The apartment ownership

The name Spiros Zorbalas is well known to Minneapolis regulators. After racking up more than 2,000 housing violations in five years, Zorbalas lost a court battle with the city, which was seeking to revoke his rental licenses. The city applauded the 2012 sale of Zorbalas’ 38 properties, encompassing 762 rental units, to Steve Frenz of The Apartment Shop and Equity Residential Holdings.

Of all Zorbalas’ properties, Frenz said 3057 14th Ave. S. was in the worst shape, according to court records.

Attorney Michael Cockson, who worked on behalf of the renters, said he’s worked on Zorbalas cases for 10 years and this is his third trial involving Frenz in the past 10 months. He said it always struck him as odd that Zorbalas remained in public filings as the listed borrower for some of the properties. And he heard Frenz say Zorbalas was his lender, but he couldn’t find the paper trail.

“I kept asking, because I couldn’t figure it out,” he said. “If I sold your house, I’m not going to remain on the borrower line on the mortgage.”

Cockson asked repeated questions about the apartment ownership during trial, and he said the judge’s patience was starting to wear thin with the line of questioning.

“I can’t tell you why Frenz finally told the truth,” he said.

He wonders if it was because of the piece of paper in his hand.

“I think he may have assumed I had the goods,” he said.

In court, Frenz estimated the value of the Zorbalas properties at more than $30 million, and said he brought no collateral or cash to the bank as borrower, only his signature as guarantor. Frenz testified that he and his wife do not totally own and control Equity Residential Holdings; he said Zorbalas owns entities that are members of Equity Residential Holdings.

The impact of a tight rental market

Rent at the 17-unit apartment building on 14th Avenue ranges from $575-$695, according to the complaint.

Cockson said Minneapolis’ apartment vacancy rate is low and affordable housing is dwindling.

“Unscrupulous landlords can really take advantage of unsophisticated tenants,” he said.

The city licenses about 19,000 rental properties. Inspectors issue work orders in response to tenant complaints, Cockson said, but they do not follow up to confirm repairs were made. If a landlord reports that something is fixed, the issued is closed, he said.

“The burden falls on low-income people, and that’s the opposite of what should happen,” he said. “People are taken advantage of every single day.”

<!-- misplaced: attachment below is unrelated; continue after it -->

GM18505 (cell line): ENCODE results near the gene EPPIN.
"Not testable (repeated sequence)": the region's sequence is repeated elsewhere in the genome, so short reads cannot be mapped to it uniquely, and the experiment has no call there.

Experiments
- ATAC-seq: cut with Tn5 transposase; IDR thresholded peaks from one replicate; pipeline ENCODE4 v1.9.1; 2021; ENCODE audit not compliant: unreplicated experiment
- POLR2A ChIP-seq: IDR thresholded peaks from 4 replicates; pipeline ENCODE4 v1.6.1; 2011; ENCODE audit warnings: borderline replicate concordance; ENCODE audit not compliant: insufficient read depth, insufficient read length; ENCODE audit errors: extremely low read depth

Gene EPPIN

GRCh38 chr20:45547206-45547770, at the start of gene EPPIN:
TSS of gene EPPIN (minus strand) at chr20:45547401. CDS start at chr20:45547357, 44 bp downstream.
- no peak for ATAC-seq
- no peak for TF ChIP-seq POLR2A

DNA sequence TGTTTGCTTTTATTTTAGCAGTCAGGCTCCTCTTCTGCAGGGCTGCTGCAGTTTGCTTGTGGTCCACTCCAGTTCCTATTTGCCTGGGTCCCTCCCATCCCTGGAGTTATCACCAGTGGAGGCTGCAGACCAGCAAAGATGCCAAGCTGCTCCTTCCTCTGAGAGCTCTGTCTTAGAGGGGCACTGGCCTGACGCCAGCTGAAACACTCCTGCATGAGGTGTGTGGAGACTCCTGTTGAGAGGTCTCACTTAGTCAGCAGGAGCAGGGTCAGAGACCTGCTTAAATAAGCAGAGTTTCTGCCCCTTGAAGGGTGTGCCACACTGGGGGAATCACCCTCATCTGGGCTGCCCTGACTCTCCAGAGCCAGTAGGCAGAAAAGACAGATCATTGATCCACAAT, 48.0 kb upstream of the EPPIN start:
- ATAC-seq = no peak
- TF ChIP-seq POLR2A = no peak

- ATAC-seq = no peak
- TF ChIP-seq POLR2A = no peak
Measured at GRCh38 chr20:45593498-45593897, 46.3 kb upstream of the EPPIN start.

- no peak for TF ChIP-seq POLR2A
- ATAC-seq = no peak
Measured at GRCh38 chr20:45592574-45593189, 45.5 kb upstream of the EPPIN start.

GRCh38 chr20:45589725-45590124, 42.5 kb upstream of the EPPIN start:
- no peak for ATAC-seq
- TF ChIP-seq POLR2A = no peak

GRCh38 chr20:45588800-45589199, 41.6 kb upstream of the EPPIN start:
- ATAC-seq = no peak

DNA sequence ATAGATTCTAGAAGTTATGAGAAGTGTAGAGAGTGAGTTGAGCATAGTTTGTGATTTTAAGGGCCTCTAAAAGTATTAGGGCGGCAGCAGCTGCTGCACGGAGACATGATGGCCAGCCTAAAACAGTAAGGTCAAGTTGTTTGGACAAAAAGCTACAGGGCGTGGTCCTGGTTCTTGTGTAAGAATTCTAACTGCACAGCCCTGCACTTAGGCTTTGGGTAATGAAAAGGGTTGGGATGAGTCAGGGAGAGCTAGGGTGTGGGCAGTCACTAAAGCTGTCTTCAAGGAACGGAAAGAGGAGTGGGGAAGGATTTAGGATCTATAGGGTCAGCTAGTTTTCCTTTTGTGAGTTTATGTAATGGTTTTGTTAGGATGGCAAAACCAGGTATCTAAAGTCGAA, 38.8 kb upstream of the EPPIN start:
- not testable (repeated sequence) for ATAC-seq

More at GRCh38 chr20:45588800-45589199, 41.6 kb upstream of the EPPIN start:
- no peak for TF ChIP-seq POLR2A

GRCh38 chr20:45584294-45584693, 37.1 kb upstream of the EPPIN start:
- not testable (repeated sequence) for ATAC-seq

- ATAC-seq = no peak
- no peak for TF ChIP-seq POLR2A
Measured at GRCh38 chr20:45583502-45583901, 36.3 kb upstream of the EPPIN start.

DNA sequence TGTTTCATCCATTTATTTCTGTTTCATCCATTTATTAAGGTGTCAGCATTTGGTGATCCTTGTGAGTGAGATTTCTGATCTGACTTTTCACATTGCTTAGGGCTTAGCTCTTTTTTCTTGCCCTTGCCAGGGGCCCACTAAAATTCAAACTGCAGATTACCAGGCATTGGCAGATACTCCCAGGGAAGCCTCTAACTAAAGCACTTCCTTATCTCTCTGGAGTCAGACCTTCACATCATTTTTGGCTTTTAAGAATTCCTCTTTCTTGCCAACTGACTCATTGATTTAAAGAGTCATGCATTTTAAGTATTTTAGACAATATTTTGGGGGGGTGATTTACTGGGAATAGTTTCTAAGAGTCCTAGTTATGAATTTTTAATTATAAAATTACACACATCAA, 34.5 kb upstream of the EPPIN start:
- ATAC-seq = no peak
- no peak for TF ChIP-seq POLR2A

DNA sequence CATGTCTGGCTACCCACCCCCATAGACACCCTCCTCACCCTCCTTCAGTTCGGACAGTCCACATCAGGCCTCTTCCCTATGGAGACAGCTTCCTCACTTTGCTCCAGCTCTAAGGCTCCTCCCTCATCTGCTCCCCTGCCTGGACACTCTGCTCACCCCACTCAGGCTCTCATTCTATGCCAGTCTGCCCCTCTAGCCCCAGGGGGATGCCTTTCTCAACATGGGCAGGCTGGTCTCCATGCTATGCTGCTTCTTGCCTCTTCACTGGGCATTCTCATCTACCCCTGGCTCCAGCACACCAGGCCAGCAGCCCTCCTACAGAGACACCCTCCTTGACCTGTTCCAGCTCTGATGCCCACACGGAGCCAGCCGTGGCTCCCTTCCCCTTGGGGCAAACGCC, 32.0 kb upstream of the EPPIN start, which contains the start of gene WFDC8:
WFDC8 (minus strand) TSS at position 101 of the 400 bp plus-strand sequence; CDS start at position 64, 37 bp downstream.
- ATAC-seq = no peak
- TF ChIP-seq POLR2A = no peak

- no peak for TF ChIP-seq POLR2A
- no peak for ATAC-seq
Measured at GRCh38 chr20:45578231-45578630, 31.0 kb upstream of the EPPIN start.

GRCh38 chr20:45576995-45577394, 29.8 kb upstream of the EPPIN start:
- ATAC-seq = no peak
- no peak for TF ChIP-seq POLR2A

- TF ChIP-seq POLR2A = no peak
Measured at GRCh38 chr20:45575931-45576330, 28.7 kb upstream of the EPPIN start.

Even if Minneapolis stripped Frenz’s rental licenses, the problem remains of who would ultimately own the buildings, said Eric Gustafson, executive director of the Corcoran Neighborhood Organization.

“Presumably they would have to sell them,” he said. “If that was allowed to play out in a free market setting, I’m pretty confident that’s not going to work out for anybody.”

Residents are already watching a smaller-scale apartment transaction play out. Frenz recently listed eight Equity Residential properties for sale in the Corcoran, Powderhorn Park and Standish neighborhoods, including a building in the Lyndale neighborhood at 3121 Pleasant Ave. S.

Residents of Equity Residential Holdings apartments that are slated to be sold gathered in the Corcoran neighborhood in August. The renters called for investments to maintain affordability and new city policies to protect tenant rights. Photo courtesy of Corcoran Neighborhood Organization

Average rent in the buildings is $770, according to CBRE, and occupancy is reported at 98 percent. An advertisement of the portfolio mentions “value-add upgrade potential,” and says banks are willing to finance acquisition and construction dollars in a way that helps improve returns during repositioning.

CBRE Senior Vice President Abe Appert said multiple buyers have the buildings under contract.

Gustafson said landlords typically fund repairs by raising the rents. And in the current rental market, a landlord could raise rents and fill the building with or without improvements, he said.

“When you talk about gentrification, this is it in concrete terms,” Gustafson said.

Glidden said the city can’t interfere in valid potential contracts. Regarding Frenz’s other holdings, she said city officials will try to figure out how to protect the properties and make sure to the extent possible that tenants are cared for.

“This kind of process does not happen quickly because of the significance of this,” she said.

The 14th Avenue resident said she doesn’t want to move. The apartment is close to her husband’s work — she said he’s been assaulted on the street, and she wants him close to home. But if rents increase under a new owner, she said, they would not stay in the building.

The Corcoran Neighborhood has written to city officials asking them to place all Frenz-Zorbalas properties into receivership and commit resources to repair the buildings and preserve affordable rents.

Gustafson noted that Mayor Betsy Hodges’ budget currently allocates several million for preserving affordable housing. He suggested the city should also look at resources proposed for city inspectors.

“How do we prevent this sort of thing from happening again?” he said.